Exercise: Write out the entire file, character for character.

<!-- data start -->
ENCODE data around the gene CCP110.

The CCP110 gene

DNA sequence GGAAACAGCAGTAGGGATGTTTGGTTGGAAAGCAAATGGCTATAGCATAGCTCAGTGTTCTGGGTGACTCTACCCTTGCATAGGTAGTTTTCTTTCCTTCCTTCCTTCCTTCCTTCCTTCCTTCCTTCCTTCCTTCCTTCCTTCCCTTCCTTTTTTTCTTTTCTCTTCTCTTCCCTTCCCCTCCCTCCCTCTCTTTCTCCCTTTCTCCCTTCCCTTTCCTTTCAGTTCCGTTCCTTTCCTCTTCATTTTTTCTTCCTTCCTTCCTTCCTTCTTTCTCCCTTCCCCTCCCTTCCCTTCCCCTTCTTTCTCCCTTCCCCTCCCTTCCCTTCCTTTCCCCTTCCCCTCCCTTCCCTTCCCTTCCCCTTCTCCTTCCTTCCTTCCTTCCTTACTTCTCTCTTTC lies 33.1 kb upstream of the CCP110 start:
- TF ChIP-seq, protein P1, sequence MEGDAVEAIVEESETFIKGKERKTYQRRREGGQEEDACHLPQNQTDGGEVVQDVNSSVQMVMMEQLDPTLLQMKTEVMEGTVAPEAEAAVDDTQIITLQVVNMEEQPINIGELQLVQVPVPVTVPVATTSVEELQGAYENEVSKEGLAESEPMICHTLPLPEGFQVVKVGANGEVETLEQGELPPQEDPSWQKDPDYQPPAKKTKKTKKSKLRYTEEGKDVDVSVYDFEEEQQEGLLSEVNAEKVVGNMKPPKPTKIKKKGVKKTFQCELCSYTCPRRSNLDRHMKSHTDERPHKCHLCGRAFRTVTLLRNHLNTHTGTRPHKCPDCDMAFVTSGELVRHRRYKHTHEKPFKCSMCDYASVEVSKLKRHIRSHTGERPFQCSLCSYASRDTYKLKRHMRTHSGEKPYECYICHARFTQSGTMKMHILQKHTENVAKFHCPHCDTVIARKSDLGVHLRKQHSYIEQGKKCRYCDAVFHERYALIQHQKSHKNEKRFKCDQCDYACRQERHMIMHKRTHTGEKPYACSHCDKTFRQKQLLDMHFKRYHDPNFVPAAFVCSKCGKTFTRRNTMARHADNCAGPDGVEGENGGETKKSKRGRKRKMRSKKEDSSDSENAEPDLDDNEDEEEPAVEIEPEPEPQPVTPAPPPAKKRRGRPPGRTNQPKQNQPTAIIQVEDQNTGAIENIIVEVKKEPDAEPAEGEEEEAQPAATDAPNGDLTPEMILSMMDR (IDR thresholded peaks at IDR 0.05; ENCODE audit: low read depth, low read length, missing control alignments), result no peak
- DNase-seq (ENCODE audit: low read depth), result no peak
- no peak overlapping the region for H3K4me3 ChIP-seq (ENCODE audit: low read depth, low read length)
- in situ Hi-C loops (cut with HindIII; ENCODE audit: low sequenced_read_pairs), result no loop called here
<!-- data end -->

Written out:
ENCODE data around the gene CCP110.

The CCP110 gene

DNA sequence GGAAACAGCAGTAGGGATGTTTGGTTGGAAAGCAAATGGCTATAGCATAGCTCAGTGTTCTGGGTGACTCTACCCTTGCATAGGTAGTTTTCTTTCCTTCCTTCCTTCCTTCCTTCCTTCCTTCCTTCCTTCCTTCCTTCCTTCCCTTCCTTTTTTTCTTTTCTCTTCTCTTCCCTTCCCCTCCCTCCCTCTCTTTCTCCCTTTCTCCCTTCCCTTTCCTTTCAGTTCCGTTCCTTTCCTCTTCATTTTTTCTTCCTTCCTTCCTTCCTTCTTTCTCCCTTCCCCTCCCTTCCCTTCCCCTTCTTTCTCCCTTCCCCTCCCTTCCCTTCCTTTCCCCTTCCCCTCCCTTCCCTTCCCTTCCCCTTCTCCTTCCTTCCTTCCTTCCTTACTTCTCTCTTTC lies 33.1 kb upstream of the CCP110 start:
- TF ChIP-seq, protein P1, sequence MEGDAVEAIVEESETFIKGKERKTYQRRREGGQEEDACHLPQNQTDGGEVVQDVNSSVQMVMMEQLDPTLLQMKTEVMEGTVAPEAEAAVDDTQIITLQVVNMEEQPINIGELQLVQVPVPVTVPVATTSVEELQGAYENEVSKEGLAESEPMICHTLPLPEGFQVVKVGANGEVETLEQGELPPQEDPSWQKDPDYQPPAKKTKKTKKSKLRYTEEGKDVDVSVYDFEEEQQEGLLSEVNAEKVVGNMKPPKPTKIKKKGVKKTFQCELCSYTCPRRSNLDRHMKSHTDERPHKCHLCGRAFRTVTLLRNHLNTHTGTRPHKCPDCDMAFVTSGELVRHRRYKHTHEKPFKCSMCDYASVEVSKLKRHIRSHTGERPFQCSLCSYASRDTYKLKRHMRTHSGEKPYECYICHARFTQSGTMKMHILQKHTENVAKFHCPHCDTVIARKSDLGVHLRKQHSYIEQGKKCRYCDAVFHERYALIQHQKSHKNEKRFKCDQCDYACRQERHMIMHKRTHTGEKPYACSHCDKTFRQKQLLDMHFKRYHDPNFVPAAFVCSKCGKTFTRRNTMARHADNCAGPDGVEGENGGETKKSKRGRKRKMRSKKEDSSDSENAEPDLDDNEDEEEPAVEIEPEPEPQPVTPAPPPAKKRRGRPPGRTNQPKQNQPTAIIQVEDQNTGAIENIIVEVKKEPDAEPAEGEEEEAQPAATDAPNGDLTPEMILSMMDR (IDR thresholded peaks at IDR 0.05; ENCODE audit: low read depth, low read length, missing control alignments), result no peak
- DNase-seq (ENCODE audit: low read depth), result no peak
- no peak overlapping the region for H3K4me3 ChIP-seq (ENCODE audit: low read depth, low read length)
- in situ Hi-C loops (cut with HindIII; ENCODE audit: low sequenced_read_pairs), result no loop called here